Holiday Wishlist

December 7, 2004

Spreading Holiday Gear: An Outdoor Enthusiast’s Wish List

AMC Outdoors, December 2004

I’ve always loved Christmas. I loved it as a kid because—well, that’s obvious. As a chronically cash-strapped young adult, I loved Christmas because it presented an opportunity to acquire that critical new piece of gear that I absolutely “needed.” And I love it now because I get to see the excitement of my two young kids as I equip them for outdoor fun. If you’re looking for gift ideas for that special outdoorsy someone who seems to have it all—or needs everything—here are the coolest things I’ve seen and used recently.

In my opinion, nothing says “I love you” like a soft shell. Ideal for almost any activity—from hiking and climbing in the cool months of spring and fall, to snowshoeing or skate-skiing in winter—the durable, breathable fabric of a soft shell is sure to keep your loved one cozy and dry. For three-season or aerobic winter activities, my favorite is the GoLite Kinetic Jacket ($199, 15 oz.), which blends two Polartec fabrics to create a stretchy and remarkably breathable jacket with zip-off sleeves. Ditto the Cloudveil Switchback Pants ($165, 14 oz.), made of Schoeller Dynamic fabric with 3XDry treatment for water resistance.

In cold conditions, it is crucial to prevent heat-robbing moisture from building up in your clothing—the exceptional breathability of soft shells excels at keeping you dry on the inside. (I never wear traditional Gore-Tex shells anymore—they’re just not breathable enough.) To really impress that die-hard winter warrior on your list, consider The North Face (TNF) Caber Hybrid Jacket, which marries TNF’s waterproof-breathable HyVent Alpha fabric to its Apex soft shell. I’ve worn it through hours of wind-driven blizzard, moving uphill and down, without getting wet, overheated, or cold. For my legs, I go with either the Arc’teryx Gamma MX Pant ($249, 18 oz.), or Marmot ATV Pant ($159, 21 oz.)—both are great fall and spring pieces as well.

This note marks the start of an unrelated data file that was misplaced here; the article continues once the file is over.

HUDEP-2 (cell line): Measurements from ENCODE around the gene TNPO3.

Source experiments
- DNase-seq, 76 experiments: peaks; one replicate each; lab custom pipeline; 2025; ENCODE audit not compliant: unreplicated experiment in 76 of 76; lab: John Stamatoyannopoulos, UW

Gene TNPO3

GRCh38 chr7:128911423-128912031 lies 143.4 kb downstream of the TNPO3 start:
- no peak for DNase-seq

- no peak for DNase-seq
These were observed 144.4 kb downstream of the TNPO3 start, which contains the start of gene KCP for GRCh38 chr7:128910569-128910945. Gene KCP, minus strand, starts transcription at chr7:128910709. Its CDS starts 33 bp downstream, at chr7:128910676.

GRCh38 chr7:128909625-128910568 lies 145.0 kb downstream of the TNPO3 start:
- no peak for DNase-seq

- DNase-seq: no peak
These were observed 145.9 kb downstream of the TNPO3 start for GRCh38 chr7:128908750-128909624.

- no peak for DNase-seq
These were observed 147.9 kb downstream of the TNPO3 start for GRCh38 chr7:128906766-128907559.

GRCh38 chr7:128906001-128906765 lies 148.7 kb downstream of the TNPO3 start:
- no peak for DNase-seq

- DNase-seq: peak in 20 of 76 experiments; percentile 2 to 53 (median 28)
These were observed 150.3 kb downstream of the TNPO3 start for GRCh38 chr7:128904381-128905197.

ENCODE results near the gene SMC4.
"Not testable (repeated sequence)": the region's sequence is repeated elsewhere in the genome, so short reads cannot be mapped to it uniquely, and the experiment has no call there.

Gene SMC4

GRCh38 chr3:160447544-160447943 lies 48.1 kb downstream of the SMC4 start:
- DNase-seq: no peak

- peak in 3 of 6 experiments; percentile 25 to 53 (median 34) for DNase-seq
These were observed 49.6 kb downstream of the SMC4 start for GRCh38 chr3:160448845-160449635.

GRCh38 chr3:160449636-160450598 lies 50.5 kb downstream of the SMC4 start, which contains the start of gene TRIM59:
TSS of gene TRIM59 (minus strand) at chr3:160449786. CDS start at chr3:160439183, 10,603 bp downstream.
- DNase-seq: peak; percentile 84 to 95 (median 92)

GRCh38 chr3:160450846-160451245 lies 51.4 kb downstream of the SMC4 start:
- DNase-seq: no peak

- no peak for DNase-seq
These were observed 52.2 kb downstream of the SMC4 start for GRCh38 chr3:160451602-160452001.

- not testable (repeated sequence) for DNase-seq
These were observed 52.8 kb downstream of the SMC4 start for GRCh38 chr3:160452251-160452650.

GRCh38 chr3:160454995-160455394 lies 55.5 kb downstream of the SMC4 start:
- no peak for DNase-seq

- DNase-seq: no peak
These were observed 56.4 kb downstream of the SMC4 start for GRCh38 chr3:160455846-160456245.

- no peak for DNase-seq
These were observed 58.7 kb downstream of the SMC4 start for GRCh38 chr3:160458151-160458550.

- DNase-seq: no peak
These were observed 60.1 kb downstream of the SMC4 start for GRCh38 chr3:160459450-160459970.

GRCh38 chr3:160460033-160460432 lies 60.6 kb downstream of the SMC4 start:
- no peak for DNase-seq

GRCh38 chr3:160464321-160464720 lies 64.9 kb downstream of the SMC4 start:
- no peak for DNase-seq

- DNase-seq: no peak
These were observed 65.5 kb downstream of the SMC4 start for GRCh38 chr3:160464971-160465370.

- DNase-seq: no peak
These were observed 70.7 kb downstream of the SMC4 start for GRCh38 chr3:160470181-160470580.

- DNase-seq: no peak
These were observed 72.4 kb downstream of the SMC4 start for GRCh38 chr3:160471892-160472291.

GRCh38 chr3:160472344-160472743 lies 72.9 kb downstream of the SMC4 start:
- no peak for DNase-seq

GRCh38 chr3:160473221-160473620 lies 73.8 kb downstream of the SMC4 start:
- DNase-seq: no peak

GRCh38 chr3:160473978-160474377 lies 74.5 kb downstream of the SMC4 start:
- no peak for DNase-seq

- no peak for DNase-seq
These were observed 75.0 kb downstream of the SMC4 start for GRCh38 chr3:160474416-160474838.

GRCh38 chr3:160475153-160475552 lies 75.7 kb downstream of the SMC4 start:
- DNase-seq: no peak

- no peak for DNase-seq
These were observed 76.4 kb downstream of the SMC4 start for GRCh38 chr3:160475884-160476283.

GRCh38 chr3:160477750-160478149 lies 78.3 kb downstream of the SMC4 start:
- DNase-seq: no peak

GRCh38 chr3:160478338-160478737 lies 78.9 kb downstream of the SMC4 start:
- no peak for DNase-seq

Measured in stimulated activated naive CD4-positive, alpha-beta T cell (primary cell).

Still in love with the plush softness of fleece? For three-season insulation and a really versatile winter layer, nothing beats Patagonia’s R2 Body Rug Pullover ($115, 14 oz.). If that pushes your budget, check out the REI Muir Woods Jacket instead ($69, 16 oz.); it’s the best bargain fleece I’ve used.

Shopping for a special hard-to-fit someone? Take a look at Beyond Fleece (800-741-3369, www.beyondfleece.com). They make high-quality fleece garments and outerwear (including soft shells) that you can custom-order to your measurements, at prices that compete with or beat the stuff in stores ($79 and up).

Know somebody who’s always spending long hours in cold, moving water? Given up on getting that person into counseling? Then get something that’ll improve his or her comfort and safety. The latest version of the NRS Extreme dry suit ($450) is made of tough, waterproof TriTon 420-denier tricot, and has a heavy-duty zipper, latex gaskets, and reinforced Cordura seat, elbows, and knees. Packs are hard to recommend—so much depends on fit and desired capacity and features. But if you know an avid backcountry skier or snowboarder, check out the Osprey Switch 40+5 ($189, 2,500 cubic inches, 4 lbs. 6 oz.) and 55+5 ($239, 3,400 cubic inches, 5 lbs. 6 oz.). Both load easily, carry weight comfortably, and feature hipbelt pockets, ski-carrying straps, and dual-position compression straps that haul snowshoes or a snowboard. The adjustable harness doubles as a removable hydration pack, which can be worn separately and refilled without unloading the main compartment (the hose even zips into a shoulder strap to prevent freezing).